Utilization of Energy Input to the Amine Stripper

Lili Lyddon

March 2, 2011

Occasionally ProMax users ask how to find out how much of the reboiler duty is used for heating the rich amine liquid stream and how much of the duty is used for the acid gas desorption reaction.

It would be very difficult if not impossible to determine the exact amount of duty used for heating and for stripping since the heat of reaction is not a constant but varies based on loading, temperature, and pressure. In addition, there is also a third component to the duty added to the reboiler, and that is generating diluent steam within the tower to lower the effective partial pressure of the acid gases. This amount of heat is then used to condense the steam to reflux water (condenser duty).

To get an estimate of the split in energy usage, you could do an energy balance:
Total Reboiler Duty - Condenser Duty - (Cp Lean Amine)*(Mass Flow Lean Amine)*(Reboiler Temp - Feed Temp)
The remaining duty is an estimate of the desorption part of the duty.

Alternatively, the heat of absorption calculated by putting the equivalent amount of acid gas into solution is an estimate of the desorption part of the duty. ProMax can be used to get the heat of absorption by simulating the lab technique employed by GPA Research Reports RR-85, RR-102, RR-108, RR-114, RR-127, and RR-130, which report experimentally measured values for heat of reaction for the various amines. To do this, create an amine stream of the weight fraction of interest at the reboiler temperature and a pressure high enough that when the amine and acid gas are mixed and cooled, no vapor is present (this may be 300 psia or higher). Add the appropriate number of moles of acid gas per mole of amine in that stream in a mixer then cool the mixer effluent back to the original reboiler temperature in a heat exchangermaking sure no vapor is present at the final temperature. The duty required to accomplish this cooling is the heat of absorption for that many lbs of acid gas, and is an estimate of the desorption part of the reboiler duty.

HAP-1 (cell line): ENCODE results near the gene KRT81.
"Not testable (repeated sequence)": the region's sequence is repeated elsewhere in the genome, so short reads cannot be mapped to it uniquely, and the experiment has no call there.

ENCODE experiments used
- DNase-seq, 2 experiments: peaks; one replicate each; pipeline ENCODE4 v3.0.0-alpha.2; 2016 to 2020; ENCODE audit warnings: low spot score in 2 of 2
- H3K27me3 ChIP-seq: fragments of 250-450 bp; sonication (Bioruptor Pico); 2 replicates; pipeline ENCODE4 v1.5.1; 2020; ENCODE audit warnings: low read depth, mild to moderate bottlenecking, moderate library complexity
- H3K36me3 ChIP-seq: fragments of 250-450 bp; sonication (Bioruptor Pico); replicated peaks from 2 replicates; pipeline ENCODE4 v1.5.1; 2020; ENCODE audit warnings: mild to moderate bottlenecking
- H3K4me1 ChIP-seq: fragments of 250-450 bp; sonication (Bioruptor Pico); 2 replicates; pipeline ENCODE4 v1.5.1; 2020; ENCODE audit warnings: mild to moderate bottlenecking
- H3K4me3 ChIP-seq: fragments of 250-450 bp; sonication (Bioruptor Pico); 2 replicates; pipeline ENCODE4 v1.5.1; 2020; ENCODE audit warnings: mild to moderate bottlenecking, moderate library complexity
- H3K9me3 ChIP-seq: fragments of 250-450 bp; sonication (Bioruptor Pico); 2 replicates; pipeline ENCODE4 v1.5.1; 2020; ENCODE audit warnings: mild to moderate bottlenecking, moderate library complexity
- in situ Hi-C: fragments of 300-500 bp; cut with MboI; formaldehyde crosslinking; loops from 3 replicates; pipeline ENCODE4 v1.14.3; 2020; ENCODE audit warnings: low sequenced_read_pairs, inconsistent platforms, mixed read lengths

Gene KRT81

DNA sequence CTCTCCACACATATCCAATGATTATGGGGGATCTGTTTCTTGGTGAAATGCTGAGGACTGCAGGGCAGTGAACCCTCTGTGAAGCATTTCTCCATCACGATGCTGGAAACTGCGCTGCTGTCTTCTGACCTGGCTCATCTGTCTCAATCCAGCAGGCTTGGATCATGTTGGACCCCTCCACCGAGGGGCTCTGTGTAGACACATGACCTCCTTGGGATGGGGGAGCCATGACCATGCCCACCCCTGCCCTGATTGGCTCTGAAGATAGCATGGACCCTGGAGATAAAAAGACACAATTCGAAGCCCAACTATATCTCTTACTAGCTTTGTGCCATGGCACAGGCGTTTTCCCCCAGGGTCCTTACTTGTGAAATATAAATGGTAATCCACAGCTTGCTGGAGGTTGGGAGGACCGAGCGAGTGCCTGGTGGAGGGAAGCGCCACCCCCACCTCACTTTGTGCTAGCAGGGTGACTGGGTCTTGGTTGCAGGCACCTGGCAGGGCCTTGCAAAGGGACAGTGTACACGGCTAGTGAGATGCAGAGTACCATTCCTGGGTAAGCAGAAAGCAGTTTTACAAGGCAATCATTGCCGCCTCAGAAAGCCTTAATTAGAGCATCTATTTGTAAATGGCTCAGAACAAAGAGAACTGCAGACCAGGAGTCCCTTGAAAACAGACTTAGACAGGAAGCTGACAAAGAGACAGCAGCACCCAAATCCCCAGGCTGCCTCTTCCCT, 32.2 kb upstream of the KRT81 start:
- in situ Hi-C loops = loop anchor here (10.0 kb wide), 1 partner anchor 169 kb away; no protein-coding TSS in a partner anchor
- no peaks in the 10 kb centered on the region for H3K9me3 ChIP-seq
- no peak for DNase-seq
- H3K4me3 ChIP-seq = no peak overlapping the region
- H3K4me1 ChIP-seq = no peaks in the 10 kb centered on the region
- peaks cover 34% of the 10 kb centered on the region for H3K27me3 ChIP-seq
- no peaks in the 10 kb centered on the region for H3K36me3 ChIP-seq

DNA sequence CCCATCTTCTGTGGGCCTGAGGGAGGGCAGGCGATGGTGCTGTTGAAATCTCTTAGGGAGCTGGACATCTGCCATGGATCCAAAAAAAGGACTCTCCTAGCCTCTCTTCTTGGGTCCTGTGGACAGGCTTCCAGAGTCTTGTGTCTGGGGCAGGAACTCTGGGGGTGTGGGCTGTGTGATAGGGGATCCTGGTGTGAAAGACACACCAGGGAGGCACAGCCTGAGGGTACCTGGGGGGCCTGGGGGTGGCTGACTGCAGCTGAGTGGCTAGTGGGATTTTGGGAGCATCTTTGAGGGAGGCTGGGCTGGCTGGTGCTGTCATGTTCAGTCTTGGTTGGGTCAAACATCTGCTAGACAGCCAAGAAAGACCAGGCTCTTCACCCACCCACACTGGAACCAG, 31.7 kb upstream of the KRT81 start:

Yet another way to determine an estimate the desorption part of the reboiler duty would be to feed the rich amine to a Divider block with temperature and pressure change set to 0. Determine the amount of duty required to achieve removal of acid gas such that the vapor contains the amount of acid gas in the condenser overhead stream and the liquid contains the amount of acid gas in the lean amine. The calculated Divider block duty is an estimate of the desorption part of the reboiler duty.

Estimated values obtained by these methods will not be exactly the same, but will likely be within 10% of each other. It should be noted that this simplified analysis treats the entire stripper complex as a black box and does not account for all of the compounds such as hydrocarbons, water, amine, etc. that enter the stripper as a liquid in the rich amine and exit in the vapor from the condenser. To be completely thermodynamically accurate, you would also have to account for the compounds that enter in the vapor phase of the rich amine feed flashed down to column pressure and exit in the lean amine, and the temperature difference between the condenser overhead and the feed temperature. Not taking those minor effects into account is what causes the difference between the heat of desorption and the required duty by energy balance.